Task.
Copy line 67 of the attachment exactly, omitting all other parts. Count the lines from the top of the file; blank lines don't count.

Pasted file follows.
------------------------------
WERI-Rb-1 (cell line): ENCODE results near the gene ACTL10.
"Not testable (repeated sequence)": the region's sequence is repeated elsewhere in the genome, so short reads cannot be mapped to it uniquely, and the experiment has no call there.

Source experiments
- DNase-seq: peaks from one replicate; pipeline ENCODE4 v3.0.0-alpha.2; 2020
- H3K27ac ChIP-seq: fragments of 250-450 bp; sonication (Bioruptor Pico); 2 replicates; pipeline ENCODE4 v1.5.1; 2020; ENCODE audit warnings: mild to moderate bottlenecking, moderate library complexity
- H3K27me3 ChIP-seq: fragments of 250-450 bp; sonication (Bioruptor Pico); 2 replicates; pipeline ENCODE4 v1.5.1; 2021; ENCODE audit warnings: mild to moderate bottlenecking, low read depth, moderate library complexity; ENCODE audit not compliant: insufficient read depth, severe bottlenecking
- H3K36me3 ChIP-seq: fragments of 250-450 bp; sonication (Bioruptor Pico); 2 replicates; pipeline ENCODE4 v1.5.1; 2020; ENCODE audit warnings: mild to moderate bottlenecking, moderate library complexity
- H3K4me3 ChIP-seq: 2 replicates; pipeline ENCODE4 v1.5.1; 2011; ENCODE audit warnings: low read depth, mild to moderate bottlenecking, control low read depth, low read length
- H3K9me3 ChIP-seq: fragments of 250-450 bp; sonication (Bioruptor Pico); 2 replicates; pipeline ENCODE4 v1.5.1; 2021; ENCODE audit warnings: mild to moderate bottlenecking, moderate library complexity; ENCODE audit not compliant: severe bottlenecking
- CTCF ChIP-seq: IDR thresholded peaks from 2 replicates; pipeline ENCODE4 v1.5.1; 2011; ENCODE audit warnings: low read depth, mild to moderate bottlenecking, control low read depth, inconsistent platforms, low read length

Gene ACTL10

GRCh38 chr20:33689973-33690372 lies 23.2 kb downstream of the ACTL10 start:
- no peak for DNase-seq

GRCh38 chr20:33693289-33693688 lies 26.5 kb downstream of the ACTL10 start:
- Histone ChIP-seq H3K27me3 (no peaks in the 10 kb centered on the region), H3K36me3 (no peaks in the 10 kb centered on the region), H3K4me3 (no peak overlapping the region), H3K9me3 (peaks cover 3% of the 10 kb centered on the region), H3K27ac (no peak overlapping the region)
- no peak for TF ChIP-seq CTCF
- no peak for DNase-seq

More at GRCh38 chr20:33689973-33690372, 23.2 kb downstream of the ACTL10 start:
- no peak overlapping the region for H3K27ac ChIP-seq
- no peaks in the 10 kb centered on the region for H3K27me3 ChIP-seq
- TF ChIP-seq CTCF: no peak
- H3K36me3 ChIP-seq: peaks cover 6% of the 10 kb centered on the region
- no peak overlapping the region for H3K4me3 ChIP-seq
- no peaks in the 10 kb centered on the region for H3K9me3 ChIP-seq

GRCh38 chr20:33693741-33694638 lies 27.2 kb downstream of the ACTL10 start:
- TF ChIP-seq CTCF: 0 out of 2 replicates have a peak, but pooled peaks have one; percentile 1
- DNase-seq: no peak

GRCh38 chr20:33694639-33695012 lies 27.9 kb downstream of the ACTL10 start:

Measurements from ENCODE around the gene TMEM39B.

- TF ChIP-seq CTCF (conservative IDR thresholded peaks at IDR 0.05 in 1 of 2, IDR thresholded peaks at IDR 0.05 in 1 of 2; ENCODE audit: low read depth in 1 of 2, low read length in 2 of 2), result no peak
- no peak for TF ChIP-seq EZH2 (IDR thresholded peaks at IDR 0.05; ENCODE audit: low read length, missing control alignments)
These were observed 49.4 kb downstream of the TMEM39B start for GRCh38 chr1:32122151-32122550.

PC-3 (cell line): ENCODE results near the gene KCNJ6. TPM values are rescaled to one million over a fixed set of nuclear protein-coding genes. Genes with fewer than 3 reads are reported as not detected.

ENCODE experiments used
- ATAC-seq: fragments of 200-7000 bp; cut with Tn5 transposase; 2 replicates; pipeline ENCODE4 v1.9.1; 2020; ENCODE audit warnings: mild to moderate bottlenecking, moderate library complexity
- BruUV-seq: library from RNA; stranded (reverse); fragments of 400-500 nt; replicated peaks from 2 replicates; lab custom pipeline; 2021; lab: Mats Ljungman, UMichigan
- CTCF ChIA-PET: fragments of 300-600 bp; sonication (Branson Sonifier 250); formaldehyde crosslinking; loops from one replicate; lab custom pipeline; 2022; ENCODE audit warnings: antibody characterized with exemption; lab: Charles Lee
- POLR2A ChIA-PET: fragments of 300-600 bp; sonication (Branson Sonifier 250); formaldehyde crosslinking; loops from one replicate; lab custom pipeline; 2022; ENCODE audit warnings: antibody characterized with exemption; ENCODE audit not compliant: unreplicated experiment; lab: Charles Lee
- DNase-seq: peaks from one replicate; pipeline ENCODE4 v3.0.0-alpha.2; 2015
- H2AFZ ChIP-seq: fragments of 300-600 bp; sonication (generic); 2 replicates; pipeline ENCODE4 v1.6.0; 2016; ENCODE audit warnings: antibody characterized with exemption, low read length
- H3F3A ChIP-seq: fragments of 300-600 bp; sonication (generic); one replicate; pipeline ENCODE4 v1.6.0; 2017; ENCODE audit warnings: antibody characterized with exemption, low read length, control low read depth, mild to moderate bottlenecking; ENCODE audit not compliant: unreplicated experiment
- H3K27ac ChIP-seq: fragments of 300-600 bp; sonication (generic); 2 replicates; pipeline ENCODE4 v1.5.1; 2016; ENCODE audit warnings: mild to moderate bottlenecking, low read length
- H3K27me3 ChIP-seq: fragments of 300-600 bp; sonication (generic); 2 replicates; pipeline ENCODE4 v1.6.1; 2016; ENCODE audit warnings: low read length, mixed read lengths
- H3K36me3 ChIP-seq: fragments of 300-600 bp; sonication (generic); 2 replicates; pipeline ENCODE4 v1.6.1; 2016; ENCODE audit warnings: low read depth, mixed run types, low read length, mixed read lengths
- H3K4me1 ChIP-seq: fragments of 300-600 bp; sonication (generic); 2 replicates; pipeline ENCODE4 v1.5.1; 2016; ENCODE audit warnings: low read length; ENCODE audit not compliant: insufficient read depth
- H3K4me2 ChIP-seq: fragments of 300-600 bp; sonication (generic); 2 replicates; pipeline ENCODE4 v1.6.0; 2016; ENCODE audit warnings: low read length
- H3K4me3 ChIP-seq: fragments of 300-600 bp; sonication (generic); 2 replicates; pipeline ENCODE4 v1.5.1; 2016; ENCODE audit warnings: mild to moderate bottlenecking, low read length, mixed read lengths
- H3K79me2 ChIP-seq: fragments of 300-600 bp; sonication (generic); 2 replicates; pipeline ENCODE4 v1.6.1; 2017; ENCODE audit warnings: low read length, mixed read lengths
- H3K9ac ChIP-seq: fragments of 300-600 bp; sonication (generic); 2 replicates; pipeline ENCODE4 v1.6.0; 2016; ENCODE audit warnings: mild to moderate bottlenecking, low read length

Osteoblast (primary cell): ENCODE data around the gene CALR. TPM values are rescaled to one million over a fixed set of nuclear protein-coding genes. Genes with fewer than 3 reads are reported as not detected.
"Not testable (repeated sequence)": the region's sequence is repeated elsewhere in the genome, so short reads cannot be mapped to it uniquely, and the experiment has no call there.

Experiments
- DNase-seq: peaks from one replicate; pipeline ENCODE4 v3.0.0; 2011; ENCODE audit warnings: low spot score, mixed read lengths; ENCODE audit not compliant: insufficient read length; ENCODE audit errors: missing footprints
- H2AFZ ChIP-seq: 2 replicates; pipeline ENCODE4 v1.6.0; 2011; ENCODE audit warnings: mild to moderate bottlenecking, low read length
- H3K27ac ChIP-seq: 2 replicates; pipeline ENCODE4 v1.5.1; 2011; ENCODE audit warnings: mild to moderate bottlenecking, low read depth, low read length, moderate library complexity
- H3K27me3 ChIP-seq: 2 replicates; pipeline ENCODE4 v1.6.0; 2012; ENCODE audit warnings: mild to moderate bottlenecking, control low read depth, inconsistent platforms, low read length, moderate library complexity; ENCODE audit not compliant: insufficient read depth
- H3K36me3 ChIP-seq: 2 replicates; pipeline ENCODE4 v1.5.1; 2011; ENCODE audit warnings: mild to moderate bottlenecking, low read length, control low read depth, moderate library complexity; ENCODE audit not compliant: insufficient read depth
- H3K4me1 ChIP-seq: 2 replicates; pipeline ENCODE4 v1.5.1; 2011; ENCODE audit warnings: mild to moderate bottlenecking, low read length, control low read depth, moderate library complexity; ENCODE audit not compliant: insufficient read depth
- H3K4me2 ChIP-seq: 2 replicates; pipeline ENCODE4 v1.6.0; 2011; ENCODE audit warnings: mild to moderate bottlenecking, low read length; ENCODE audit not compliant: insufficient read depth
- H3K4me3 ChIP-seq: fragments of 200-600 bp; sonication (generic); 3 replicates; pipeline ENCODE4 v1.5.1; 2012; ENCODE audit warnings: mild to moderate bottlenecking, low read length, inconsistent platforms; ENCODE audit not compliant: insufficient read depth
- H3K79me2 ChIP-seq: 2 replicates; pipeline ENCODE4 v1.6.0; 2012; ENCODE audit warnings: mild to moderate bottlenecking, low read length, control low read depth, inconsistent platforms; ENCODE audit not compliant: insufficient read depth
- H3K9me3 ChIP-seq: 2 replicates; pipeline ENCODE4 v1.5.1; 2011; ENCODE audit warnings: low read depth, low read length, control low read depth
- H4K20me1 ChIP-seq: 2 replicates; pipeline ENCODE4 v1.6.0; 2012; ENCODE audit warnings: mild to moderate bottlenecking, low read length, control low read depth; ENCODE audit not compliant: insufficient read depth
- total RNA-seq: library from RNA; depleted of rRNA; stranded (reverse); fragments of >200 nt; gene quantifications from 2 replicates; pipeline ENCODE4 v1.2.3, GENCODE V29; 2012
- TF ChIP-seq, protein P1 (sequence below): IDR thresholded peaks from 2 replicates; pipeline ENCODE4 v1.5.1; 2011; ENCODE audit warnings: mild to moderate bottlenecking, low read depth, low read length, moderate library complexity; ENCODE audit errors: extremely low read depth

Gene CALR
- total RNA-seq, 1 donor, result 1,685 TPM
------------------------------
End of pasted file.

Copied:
- total RNA-seq, 1 donor, result 1,685 TPM